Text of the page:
Photo credit: PATH Malaria Vaccine Initiative/David Poland
15 Apr 2012
By Winston Mbanda, Communications Officer, Kenya Medical Research Institute/Centers for Disease Control (KEMRI/CDC), Kisumu, Kenya

On December 1, 2010, my wife Isabel (a high school teacher in Bungoma District, western Kenya) and our two daughters, Hope and Joy, were travelling to join me in Nairobi for December holidays. 

At the time, I was working in Nairobi, which is about 240 miles from Bungoma. It had been a while since we met as a family, and we greatly anticipated the exciting moment of reunion. When they arrived, Isabel informed me that Joy, then three and a half years old, was complaining of headaches. Initially we thought the headache could have been caused by the six hours of travelling from Bungoma to Nairobi. That evening we gave her some pain killers, but the following day she still complained about having a headache.

A number of tests were done

Since the family had come from western Kenya, where malaria is common, we suspected she could be suffering from malaria and took her to a private clinic for treatment. Three days after the malaria treatment, she started complaining of headaches again. She also ran a high temperature and had lost her appetite. We decided to take her to Nairobi Outpatient Hospital for further check-up. At the hospital, a number of tests were done, and she was found again to be suffering from malaria. She was treated and seemed to improve, although she still had a high temperature and her appetite did not improve.

On the fifth day after treatment at Nairobi Outpatient Hospital, she started vomiting, and her temperature rose as high as 39 degrees Celsius (102.2 Fahrenheit). We took her back to the hospital, but we were referred to the Kenyatta National Hospital, the biggest public referral hospital in Kenya.

They diagnosed Joy with typhoid

At Kenyatta National Hospital, they diagnosed Joy with typhoid and treated her for that. Initially the doctor who saw her had considered having her admitted, but due to congestion in the children’s ward, she thought it best to have Joy treated as an outpatient. Joy was on typhoid treatment for the next three days, but showed no sign of improvement. She had lost much weight, was very weak, and was surviving only on water and glucose. She could not keep any food down.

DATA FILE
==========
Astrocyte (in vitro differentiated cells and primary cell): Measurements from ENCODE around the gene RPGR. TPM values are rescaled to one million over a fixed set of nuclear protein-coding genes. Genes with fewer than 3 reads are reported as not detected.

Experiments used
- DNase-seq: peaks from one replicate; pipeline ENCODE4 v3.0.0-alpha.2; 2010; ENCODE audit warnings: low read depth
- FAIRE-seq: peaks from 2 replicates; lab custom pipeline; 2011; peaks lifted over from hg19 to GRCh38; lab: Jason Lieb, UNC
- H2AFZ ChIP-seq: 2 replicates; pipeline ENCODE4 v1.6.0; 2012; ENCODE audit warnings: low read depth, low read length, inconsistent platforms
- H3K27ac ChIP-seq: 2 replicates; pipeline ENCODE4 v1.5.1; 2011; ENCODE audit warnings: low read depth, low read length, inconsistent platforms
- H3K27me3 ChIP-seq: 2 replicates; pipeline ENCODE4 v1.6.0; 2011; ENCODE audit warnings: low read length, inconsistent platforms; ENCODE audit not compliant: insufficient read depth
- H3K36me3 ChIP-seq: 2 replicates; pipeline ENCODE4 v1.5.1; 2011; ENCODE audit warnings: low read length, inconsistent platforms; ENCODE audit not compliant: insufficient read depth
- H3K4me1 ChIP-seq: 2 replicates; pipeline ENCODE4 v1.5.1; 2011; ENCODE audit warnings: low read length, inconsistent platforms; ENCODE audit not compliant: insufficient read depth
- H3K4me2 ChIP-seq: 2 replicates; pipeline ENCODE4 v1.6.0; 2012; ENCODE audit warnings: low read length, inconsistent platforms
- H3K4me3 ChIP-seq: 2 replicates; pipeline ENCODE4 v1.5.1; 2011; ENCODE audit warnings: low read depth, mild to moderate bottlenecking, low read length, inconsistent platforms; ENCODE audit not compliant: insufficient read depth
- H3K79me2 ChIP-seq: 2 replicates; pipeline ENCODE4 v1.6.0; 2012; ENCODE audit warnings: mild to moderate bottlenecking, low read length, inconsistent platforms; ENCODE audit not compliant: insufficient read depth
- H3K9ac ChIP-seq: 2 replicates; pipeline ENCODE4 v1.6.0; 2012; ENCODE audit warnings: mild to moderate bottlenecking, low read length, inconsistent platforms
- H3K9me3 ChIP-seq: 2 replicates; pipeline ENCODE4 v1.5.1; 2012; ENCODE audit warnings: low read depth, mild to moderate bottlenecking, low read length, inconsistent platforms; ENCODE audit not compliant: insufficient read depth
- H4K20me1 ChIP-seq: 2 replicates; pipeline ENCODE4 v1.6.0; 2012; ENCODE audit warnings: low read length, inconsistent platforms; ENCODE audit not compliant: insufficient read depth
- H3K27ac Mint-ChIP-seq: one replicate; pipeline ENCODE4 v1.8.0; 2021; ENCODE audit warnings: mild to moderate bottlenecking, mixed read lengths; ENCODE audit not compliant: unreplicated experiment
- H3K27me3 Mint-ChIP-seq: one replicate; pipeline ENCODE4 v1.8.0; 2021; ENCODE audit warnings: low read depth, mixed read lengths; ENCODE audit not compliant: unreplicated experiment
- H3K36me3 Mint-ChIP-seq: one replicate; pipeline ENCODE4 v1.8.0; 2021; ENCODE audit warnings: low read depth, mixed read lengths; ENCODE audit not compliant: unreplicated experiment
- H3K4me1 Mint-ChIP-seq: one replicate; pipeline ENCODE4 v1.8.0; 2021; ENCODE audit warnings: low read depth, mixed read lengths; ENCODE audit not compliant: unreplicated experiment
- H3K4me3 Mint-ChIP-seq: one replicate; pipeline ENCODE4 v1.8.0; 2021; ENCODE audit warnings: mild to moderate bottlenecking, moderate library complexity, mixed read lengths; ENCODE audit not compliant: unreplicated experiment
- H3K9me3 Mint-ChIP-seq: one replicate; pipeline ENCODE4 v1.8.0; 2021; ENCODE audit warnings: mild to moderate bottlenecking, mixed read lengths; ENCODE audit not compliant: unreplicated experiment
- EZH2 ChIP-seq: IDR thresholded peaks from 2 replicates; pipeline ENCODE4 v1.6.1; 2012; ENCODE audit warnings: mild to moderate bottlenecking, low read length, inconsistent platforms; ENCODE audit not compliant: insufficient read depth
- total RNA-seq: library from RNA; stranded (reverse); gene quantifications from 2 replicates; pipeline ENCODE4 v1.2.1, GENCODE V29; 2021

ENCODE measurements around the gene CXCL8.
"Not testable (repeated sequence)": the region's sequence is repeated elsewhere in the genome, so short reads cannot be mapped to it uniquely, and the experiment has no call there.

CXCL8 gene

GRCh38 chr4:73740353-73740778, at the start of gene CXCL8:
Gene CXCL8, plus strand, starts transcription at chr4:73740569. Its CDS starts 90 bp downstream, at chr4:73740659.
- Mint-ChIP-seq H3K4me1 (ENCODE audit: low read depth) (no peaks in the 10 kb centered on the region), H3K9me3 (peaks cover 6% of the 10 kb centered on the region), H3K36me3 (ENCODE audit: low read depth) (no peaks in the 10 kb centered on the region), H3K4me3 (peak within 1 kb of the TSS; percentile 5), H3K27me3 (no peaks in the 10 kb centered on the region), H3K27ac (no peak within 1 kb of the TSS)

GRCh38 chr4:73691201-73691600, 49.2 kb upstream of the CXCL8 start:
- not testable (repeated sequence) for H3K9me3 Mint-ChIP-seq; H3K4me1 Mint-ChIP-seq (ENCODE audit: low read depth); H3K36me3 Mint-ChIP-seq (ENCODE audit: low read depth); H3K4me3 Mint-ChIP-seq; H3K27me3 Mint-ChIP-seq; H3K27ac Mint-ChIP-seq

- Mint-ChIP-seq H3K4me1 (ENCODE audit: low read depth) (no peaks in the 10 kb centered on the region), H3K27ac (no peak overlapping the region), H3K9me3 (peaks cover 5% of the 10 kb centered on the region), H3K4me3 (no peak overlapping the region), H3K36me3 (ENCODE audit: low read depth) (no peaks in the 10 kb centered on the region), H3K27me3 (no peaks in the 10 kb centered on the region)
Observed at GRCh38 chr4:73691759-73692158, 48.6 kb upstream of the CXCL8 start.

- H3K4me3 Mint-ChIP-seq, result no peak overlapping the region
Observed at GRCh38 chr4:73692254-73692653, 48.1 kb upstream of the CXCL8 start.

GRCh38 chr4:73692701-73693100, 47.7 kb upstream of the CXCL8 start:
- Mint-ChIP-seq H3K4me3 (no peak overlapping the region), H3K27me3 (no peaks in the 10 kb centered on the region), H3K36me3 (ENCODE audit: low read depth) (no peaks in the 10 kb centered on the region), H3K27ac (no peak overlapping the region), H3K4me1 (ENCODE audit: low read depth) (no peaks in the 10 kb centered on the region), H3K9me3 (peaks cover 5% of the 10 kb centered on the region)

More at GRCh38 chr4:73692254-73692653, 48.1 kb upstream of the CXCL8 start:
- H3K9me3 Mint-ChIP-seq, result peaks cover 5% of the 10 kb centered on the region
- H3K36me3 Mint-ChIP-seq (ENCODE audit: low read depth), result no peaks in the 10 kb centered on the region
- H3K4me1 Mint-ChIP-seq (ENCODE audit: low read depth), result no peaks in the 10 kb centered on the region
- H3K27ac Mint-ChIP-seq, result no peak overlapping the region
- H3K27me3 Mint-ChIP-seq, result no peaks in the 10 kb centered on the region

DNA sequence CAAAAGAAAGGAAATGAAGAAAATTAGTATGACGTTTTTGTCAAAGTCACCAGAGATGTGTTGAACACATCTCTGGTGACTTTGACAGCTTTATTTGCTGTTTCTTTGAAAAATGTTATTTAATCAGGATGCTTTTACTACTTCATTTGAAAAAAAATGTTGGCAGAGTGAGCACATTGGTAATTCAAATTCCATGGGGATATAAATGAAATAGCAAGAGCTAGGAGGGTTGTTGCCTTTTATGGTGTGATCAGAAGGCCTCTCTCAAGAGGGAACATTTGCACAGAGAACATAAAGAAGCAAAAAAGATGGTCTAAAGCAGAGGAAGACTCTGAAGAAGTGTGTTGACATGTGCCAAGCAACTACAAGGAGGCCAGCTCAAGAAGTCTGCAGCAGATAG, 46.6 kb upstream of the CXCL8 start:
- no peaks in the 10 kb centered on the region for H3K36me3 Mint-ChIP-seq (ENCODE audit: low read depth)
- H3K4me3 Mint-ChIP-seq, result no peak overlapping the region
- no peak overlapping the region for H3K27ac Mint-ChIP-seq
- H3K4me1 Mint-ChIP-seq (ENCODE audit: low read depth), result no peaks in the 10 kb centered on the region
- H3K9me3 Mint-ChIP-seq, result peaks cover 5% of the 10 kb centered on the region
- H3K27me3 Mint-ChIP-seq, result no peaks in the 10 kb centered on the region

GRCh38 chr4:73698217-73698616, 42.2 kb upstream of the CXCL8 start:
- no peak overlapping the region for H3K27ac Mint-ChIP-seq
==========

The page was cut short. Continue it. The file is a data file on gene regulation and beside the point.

Her condition was physically and emotionally draining for the entire family. We had to monitor her condition constantly, especially her fluctuating temperature. On my side, I had not reported for duty for many days. Isabel seemed to lose hope and was getting very frustrated. Our daughter Hope, five years old then, was unhappy and upset—her sister and playmate was sick. We had spent approximately US$250, a significant sum for the average Kenyan family, yet nothing seemed to work. What we had envisioned as a wonderful time together during the December holidays was turning into endless rounds of despair.

She was definitely suffering from malaria

By good fortune, an in-law directed us to Dr. Walter Otieno in Kisumu. Initially, I did not support the idea of taking Joy back to Kisumu for treatment, but I later relented. Dr. Otieno recommended a number of tests, which led him to conclude that she was definitely suffering from malaria. By this time her eyes appeared yellowish and she was very weak. He prescribed an artemisinin-based combination drug and some pain killers. A week later, Joy was up and running. Since then, she is doing well and ever joyful as her name.

When I joined KEMRI/CDC in April last year, I came to learn that Dr. Walter Otieno is the principal investigator in the RTS,S malaria vaccine candidate study at KEMRI/Walter Reed Project Kombewa site, one of 11 sites for the trial. As a family, we appreciate his role in saving our daughter and also pray that his work and that of the other researchers produces a vaccine against malaria that can save many more from the heartache and deaths caused by this terrible disease.